Victims of or witnesses to crime can struggle enormously with feelings of fear, trauma, isolation and shame. Being in this position can take an incredible toll on any person, particularly if the person committing the crimes is in your family. If you are also dealing with the anxiety and fear of being an immigrant in the United States without proper documentation, then every day can feel harder than the day before.
Thankfully, there are remedies for people in this very difficult situation, including a U visa, which is a visa reserved for people who help police investigate or prosecute a criminal. The visa makes it possible for victims of violence and witnesses to crimes to report wrongful conduct without the fear of being deported.
However, like other types of visas, U visas can be difficult to secure because of strict eligibility requirements. Applicants must be a victim of or witness to a qualifying criminal activity; he or she must have suffered abuse as a result of the activity; he or she must also be able and willing to help law enforcement investigate or prosecute the alleged criminal.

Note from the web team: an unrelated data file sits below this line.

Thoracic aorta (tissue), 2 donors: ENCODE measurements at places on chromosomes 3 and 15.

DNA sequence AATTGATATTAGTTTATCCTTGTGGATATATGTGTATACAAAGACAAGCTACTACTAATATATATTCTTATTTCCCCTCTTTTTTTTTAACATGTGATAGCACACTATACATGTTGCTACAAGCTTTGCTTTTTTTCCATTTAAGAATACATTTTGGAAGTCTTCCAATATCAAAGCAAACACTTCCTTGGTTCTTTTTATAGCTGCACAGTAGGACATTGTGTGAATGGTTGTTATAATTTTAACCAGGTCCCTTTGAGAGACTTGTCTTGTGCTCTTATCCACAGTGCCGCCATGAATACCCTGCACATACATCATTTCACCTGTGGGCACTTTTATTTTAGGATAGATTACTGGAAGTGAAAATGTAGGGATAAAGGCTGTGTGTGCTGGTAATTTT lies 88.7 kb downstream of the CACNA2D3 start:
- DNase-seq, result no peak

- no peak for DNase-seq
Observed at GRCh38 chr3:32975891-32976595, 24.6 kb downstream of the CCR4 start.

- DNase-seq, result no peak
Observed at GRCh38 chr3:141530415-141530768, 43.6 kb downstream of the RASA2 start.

In addition to the challenges of eligibility, U visas can take years to secure. During this time, applicants can struggle to stay safe and support themselves while they wait for approval.
But make no mistake about it: U visas are critical lifelines for people in potentially dangerous situations. They can and do help people secure legal status in the U.S. and get on the path to citizenship.
Unfortunately, as this article by Slate points out, President's Trump aggressive push to deport immigrants has led to increased fear among victims of crimes regarding the possibility of removal. People who would be eligible for U visas are too scared to contact police, as they no longer feel protected by the U.S. government.
With all this in mind, we encourage anyone with questions about U visas or other means of adjusting citizenship status to consult an immigration attorney sooner, rather than later. With legal guidance, it is possible to avoid costly mistakes and pursue options for protecting yourself and your family.